Liver cirrhosis treatment may curb cerebral edema

Reuters Health Information: Liver cirrhosis treatment may curb cerebral edema

Liver cirrhosis treatment may curb cerebral edema

Last Updated: 2015-09-28

By Reuters Staff

NEW YORK (Reuters Health) - Lactulose and rifaximin treatment of cirrhosis patients with minimal hepatic encephalopathy (MHE) reverses low-grade cerebral edema, according to researchers from India.

In a September 17 online paper in Clinical and Translational Gastroenterology, Dr. Radha K. Dhiman and colleagues at the Postgraduate Institute of Medical Education and Research in Chandigarh, observed that as many as 80% of liver cirrhosis patients may have MHE. The condition impairs daily functioning and health-related quality of life and predicts the development of overt HE.

They further noted that, on magnetic resonance imaging (MRI), decreased magnetization transfer ratio (MTR) in the brain characterizes cerebral edema, and to evaluate its reversibility, they studied 23 patients with cirrhosis. Of these, 14 had MHE and nine did not. Also included were six healthy controls.

Patients were followed for eight weeks and seven in each cirrhosis group completed the study. Blood analysis showed that ammonia levels were significantly higher in the cirrhosis group than in controls and in the MHE group compared to non-MHE patients. Ammonia correlated positively with interleukin-1 and interleukin-6 levels.

Among the team's findings were that MTRs in parietal white matter, internal capsule and basal ganglia were significantly lower in the MHE group compared with controls and non-MHE patients. However, following treatment, MHE patients showed significant MTR increase in these areas.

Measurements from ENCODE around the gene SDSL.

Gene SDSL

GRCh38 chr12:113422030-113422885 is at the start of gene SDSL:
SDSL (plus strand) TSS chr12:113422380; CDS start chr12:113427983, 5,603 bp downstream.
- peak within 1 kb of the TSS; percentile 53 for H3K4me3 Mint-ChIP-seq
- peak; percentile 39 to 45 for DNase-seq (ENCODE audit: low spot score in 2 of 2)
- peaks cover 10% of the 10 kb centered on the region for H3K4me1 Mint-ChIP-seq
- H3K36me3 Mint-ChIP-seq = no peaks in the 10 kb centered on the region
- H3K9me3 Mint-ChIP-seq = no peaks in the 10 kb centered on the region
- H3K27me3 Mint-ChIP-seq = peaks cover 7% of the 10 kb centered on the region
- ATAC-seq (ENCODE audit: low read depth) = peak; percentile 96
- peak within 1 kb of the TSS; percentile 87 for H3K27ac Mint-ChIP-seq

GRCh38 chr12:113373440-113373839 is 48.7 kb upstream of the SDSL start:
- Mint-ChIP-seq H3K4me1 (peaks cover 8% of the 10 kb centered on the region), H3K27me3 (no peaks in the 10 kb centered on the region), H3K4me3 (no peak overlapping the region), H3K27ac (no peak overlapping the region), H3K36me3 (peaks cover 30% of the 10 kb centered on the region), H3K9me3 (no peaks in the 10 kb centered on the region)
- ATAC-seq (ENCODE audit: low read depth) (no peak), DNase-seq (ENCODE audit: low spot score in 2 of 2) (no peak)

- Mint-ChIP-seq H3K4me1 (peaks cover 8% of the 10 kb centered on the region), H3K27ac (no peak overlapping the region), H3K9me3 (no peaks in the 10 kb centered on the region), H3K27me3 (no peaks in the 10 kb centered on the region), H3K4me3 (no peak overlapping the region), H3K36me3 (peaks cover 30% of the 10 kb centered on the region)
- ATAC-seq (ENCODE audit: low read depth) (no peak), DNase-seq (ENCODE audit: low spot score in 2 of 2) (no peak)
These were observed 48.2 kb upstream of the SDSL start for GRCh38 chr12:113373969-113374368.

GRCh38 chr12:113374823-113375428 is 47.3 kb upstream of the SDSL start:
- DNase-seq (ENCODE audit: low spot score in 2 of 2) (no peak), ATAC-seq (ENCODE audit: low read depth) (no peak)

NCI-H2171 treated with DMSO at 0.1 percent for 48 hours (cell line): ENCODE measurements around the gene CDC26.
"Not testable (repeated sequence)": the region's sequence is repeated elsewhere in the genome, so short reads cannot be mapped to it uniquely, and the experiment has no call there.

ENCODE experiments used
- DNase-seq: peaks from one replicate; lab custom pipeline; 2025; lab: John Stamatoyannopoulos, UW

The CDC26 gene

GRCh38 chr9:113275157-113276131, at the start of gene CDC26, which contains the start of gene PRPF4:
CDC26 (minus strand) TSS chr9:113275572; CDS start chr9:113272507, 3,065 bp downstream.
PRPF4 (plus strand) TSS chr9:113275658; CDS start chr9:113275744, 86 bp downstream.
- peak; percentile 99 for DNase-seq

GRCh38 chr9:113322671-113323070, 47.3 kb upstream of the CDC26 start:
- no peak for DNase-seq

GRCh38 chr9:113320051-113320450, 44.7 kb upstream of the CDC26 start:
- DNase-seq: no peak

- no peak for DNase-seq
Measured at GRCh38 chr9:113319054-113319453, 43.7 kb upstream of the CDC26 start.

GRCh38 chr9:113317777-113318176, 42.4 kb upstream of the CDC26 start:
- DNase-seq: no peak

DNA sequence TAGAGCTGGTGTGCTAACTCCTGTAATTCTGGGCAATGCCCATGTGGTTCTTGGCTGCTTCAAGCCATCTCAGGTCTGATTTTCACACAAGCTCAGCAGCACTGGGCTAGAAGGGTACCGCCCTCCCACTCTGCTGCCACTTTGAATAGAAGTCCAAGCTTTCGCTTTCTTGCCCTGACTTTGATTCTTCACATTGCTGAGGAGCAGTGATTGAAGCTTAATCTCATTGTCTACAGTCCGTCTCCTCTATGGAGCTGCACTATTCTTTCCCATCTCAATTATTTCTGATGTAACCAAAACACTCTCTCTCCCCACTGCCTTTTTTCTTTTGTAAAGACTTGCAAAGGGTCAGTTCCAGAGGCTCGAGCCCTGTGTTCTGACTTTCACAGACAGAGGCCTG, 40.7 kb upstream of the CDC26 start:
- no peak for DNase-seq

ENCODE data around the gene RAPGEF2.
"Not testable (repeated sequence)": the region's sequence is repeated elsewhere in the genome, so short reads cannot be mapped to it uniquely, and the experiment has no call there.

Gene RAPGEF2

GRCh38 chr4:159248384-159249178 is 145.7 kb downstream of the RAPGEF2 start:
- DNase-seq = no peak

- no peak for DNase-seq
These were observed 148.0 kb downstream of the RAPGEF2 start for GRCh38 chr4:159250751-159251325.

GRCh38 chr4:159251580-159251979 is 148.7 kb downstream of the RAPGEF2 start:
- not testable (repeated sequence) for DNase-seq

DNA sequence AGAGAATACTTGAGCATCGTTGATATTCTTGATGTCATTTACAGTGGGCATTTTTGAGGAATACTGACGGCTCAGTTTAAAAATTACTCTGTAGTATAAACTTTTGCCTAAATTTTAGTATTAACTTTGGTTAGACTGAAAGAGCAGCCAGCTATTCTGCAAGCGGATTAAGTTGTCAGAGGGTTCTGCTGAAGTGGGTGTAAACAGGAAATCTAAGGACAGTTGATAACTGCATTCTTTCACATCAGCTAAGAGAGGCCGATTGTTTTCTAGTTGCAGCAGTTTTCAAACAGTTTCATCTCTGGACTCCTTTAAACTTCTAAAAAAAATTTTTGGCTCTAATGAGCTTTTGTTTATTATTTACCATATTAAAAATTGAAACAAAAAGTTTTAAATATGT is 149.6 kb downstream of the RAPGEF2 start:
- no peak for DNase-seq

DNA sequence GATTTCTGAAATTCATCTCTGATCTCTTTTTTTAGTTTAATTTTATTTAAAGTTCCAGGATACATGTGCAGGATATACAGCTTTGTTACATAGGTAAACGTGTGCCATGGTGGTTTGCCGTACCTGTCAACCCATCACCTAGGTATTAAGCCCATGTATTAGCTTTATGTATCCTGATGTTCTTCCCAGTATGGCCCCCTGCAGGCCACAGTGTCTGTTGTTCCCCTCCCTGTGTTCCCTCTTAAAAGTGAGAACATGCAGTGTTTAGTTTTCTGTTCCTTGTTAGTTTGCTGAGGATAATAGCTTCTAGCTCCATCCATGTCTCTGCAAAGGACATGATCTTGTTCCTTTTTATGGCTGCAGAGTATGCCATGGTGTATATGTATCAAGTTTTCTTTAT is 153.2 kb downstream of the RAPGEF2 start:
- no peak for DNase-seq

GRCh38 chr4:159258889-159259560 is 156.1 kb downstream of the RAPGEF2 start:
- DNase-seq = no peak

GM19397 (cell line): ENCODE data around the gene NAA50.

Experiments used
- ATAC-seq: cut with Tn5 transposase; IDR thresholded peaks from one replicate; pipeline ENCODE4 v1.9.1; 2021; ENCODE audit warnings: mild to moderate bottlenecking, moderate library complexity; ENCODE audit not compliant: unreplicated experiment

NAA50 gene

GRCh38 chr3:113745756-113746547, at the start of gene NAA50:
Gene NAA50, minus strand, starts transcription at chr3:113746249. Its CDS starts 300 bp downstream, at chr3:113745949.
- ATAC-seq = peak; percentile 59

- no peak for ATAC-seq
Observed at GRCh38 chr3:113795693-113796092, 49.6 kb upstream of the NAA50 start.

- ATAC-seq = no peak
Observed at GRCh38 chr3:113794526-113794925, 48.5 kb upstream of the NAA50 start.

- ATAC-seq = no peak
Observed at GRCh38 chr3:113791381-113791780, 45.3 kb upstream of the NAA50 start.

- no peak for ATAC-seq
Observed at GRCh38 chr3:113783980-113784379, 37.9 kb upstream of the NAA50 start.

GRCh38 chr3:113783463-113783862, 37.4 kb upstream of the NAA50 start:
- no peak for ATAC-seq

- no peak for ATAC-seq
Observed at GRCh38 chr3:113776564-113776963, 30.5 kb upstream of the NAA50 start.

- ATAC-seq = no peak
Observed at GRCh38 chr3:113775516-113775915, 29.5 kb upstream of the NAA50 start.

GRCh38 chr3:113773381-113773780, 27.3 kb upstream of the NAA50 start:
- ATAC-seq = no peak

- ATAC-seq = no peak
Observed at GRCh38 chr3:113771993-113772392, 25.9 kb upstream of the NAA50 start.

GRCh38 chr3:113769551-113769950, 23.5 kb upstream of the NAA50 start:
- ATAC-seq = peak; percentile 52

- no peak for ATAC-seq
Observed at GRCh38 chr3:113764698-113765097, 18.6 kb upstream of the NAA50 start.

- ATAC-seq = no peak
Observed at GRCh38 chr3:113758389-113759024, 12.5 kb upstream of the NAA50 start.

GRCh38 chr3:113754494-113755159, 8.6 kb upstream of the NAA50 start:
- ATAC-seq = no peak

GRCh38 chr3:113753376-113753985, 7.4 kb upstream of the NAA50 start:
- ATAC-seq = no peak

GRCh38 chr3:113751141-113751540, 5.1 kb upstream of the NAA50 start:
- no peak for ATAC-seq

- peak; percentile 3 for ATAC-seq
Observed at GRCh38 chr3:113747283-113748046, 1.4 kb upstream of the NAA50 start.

IL-6 and ammonia had significant negative and significant positive psychometric hepatic encephalopathy score (PHES) correlation with MTR in various regions. Nevertheless, there was no significant correlation between changes in MTR values and changes in PHES, ammonia, or inflammatory markers levels after treatment in MHE patients.

However, the team noted that this may have been due to the small number of patients and said these findings suggest "that inflammation and ammonia have a role to play in the genesis of low-grade cerebral edema in patients with MHE with a resultant cognitive decline."

They concluded, "Cerebral edema is reversible after treatment. MTR may be used as an objective surrogate end point in future trials assessing the efficacy of treatment of MHE."

Dr. Dhiman did not respond to a request for comment by press time.

The authors reported no funding or disclosures.


Clin Transl Gastroenterol 2015.

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